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Downton Abbey Review: Continuation, Repetition, Encapsulation

Continuation. Repetition. Encapsulation. In the realm of TV translation to film, these are the three potential options for what the audience will receive. A continuation of the story from its last episode, potentially with greater stakes and changes to the status quo on offer. A repetition of the most loved storylines in order to achieve the cheapest of joys. Or an encapsulation of what the show was without adding anything new or changing it – a long-form episode with low stakes that reminds us why we loved the original in the first place.

The big screen version of BBC’s beloved Edwardian “Upstairs/Downstairs” drama Downton Abbey faints with the first, mostly avoids the second, before firmly ending in the latter. This means for the casual viewer, it is either incomprehensible or so lacking in drive as to disinvite any potential interest. But for the hardcore fan, it is a warm blanket, wrapping its returning family in comfort and familiarity.

Picking up a year or so after the end of the previous series, the denizens of Downton Abbey have continued on more or less exactly as they had been: the lordly Crawley’s (Hugh Bonneville) blissfully and often ignorantly swanning through their palatial home amid the various servants who depend on them with various levels of acceptance of that fact.

Downton Abbey Review: Continuation, Repetition, Encapsulation

That mildly wobbly balance is temporarily upended by the news that the King and Queen of England will be spending the night there as part of a tour of the country. As the preparations get underway, old family tensions – from Tom’s (Allen Leech) increasingly disappearing Republicanism to Barrow’s (Rob James-Collier) oppressed homosexuality to Mary’s (Michelle Dockery) ongoing questioning about her future and how much she wants to lean on the past — stubbornly resurface.

Outside of its understandably lauded first season, Downton Abbey the show was less a recapturing of a moment in time to examine the class issues of today and more of a light soap opera that leaned on its more complex genesis to add gravitas to its essential weightlessness. Downton Abbey is, by design, more of the same (and really, why wouldn’t it be), only even further removed from its beginning, making it lighter and less dramatic.

Given limited time (the events of the film seem much like a season of the show, squashed down to two hours), characters repeat the basic elements of their makeup with occasional highlights of the pieces creator/writer Julian Fellowes (Gosford Park) seems to consider the most important or his favorite or both. The result is the purest distillation of what the show was through the course of its most-used plot and character dynamics, which make tentative steps into the future but not enough to repel anyone. Continuation. Repetition. Encapsulation.

That in itself was one of the few enduring features of the show, however. Barring a few melodramatic moments no soap opera can entirely resist, Downton characters never fundamentally changed as a result of their adventures. Like actual human beings, they just became more and more themselves. Barrow still yearns for his place in the world — both personally and professionally — he’s just less unctuous about it.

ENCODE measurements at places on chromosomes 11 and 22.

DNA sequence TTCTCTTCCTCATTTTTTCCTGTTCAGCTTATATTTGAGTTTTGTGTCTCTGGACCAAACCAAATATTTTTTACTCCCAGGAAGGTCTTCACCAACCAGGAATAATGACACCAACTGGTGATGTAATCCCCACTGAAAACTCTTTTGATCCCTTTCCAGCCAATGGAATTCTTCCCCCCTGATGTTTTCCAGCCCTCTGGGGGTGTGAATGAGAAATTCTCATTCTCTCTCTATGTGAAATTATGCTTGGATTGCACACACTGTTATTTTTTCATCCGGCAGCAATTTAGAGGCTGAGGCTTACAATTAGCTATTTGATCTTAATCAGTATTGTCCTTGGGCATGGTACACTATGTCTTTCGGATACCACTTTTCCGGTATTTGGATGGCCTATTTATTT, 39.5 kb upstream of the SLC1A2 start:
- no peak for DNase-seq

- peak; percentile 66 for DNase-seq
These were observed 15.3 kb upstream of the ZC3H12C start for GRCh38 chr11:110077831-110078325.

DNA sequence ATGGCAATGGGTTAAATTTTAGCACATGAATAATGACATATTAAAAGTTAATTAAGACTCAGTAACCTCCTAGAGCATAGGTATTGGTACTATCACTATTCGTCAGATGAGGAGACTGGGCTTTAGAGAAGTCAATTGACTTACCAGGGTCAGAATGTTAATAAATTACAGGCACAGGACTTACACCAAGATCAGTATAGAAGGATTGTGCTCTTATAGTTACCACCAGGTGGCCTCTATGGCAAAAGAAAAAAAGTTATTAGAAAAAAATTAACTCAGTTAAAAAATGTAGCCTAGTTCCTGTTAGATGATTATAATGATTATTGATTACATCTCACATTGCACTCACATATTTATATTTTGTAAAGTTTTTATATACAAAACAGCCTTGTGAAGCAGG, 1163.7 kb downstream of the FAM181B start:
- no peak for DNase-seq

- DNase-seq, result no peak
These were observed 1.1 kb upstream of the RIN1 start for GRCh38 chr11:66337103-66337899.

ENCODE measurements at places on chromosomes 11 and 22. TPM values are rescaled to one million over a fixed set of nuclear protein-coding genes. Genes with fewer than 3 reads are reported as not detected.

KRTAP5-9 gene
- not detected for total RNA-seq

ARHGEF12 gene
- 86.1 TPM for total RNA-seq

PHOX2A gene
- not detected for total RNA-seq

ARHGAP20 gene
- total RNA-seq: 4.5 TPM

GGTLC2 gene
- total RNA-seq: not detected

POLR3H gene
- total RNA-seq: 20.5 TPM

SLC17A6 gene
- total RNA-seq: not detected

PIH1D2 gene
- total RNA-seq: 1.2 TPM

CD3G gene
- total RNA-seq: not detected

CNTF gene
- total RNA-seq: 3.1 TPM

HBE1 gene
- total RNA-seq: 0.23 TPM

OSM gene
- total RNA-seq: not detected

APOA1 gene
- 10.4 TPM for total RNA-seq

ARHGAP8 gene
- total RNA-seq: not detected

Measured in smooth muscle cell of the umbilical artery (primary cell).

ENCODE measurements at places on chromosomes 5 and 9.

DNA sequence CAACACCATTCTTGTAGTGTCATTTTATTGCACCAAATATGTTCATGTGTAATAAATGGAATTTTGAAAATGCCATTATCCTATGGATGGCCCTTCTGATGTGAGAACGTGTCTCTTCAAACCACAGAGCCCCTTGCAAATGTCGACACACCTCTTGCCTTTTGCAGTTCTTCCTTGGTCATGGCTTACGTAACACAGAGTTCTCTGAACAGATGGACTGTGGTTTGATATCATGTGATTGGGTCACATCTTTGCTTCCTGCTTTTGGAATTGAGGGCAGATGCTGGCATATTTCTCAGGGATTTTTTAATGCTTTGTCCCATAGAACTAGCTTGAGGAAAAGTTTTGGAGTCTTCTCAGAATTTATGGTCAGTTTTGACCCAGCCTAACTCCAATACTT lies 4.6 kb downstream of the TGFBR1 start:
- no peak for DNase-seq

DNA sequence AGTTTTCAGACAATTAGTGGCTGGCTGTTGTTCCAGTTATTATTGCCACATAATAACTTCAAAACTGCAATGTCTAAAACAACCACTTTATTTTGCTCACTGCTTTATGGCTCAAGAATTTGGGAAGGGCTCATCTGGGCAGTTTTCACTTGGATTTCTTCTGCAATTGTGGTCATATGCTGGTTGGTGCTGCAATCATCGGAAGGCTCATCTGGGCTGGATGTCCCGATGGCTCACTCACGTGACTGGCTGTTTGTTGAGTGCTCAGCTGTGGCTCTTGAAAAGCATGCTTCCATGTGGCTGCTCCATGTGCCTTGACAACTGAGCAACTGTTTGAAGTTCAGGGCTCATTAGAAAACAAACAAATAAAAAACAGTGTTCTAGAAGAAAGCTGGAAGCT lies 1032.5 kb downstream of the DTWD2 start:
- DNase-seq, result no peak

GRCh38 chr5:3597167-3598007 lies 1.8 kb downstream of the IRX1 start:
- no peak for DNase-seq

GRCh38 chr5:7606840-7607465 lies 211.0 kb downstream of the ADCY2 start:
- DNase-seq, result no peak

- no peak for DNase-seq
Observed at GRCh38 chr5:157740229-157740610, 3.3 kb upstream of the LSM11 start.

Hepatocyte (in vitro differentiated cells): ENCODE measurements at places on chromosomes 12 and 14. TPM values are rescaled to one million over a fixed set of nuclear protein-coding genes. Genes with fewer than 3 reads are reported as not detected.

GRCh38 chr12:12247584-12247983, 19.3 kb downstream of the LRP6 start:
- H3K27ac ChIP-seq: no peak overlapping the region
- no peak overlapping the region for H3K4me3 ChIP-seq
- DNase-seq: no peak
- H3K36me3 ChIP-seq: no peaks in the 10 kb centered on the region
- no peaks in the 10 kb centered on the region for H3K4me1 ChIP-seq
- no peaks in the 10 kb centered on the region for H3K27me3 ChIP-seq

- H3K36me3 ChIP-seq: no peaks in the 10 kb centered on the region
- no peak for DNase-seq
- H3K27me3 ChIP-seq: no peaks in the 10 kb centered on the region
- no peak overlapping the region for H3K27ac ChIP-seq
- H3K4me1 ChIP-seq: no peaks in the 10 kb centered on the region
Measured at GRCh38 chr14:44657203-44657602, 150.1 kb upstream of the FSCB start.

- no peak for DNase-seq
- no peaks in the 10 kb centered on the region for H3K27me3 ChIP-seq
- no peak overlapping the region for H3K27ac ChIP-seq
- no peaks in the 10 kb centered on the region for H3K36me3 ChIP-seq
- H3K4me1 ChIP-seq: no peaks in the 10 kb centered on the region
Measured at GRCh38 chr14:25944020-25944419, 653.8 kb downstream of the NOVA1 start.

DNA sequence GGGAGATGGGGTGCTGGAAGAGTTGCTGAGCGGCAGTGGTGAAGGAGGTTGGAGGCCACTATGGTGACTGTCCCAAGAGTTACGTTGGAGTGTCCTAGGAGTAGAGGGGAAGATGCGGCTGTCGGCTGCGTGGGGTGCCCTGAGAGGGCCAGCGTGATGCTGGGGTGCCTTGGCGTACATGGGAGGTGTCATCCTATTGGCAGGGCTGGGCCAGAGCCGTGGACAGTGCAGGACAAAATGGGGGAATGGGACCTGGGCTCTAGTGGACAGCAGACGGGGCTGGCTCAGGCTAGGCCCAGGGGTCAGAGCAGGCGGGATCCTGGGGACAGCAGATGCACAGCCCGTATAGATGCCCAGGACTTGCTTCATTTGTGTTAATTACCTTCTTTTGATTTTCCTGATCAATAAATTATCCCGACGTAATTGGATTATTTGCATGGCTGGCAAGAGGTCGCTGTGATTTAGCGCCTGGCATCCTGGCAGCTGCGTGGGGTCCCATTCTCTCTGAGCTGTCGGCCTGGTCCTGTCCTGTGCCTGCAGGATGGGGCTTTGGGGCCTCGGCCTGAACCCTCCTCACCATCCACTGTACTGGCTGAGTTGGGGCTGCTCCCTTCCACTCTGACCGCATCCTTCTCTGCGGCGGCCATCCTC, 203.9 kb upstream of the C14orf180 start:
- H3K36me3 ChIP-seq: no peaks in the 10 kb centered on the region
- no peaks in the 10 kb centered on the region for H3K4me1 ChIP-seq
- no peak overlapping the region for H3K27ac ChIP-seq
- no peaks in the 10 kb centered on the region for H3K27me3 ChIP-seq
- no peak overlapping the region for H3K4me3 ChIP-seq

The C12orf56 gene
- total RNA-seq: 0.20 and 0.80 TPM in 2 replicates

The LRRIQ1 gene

Leech’s Tom Branson still considers himself an outsider to the family he has become attached to, but he also understands and loves them, and however much his life changes, he’ll never detach himself from them. Mary realizes and accepts her place as the de facto center of Downton, a Maggie Smith in training, and refuses to resent it anymore. No one comes to any startling realizations or startling life changes (even as major life changes like pregnancy and fatal illness are discussed), which is the most amazing thing in and of itself.

If that means Downton still contains its old weaknesses, it also contains its old strengths. Maggie Smith remains the secret weapon of every scene as the irascible dowager Countess, while Dockery has grown into her peer in character. Giving Smith yet another estranged relative to argue inheritance with feels like a tremendous backstep (Continuation. Repetition. Encapsulation), but it also introduces the fantastic Imelda Staunton, who goes toe to toe with Smith in several of the best scenes (Continuation. Repetition. Encapsulation.)

The compressed nature of the film forces the ditching of much of the soap opera sub-plots (except for Daisy’s still boring waffling on getting married again) in favor of a more macro focus on the best elements, especially the downstairs group’s professional maneuvering in the shadow of the rich.

The arrival of the royal butler (David Haig) and entourage to take over running the household while the King and Queen are in residence, kicking the reliable Downton staff to the curb in the process, is the perfect vehicle for what was always the best part of the show. Servants, new and old, scheme and squabble and remind us of their particular attributes (mostly) without stealing the spotlight or changing radically from who they’ve always been. The stakes are low, and the resolutions are easy (and occasionally ridiculously heavy-handed) but never feel false.

This is always what Downton was: love it or lump it. And so it is what Downton still is. Continuation. Repetition. Encapsulation. Anyone looking for more than that either has never seen a big-screen adaptation of a television series before or is in the hunt for massive disappointment.


Downton Abbey will open on Friday, September 20, 2019, in North America and internationally on Friday, September 13, 2019. Click here for all our Downton Abbey coverage.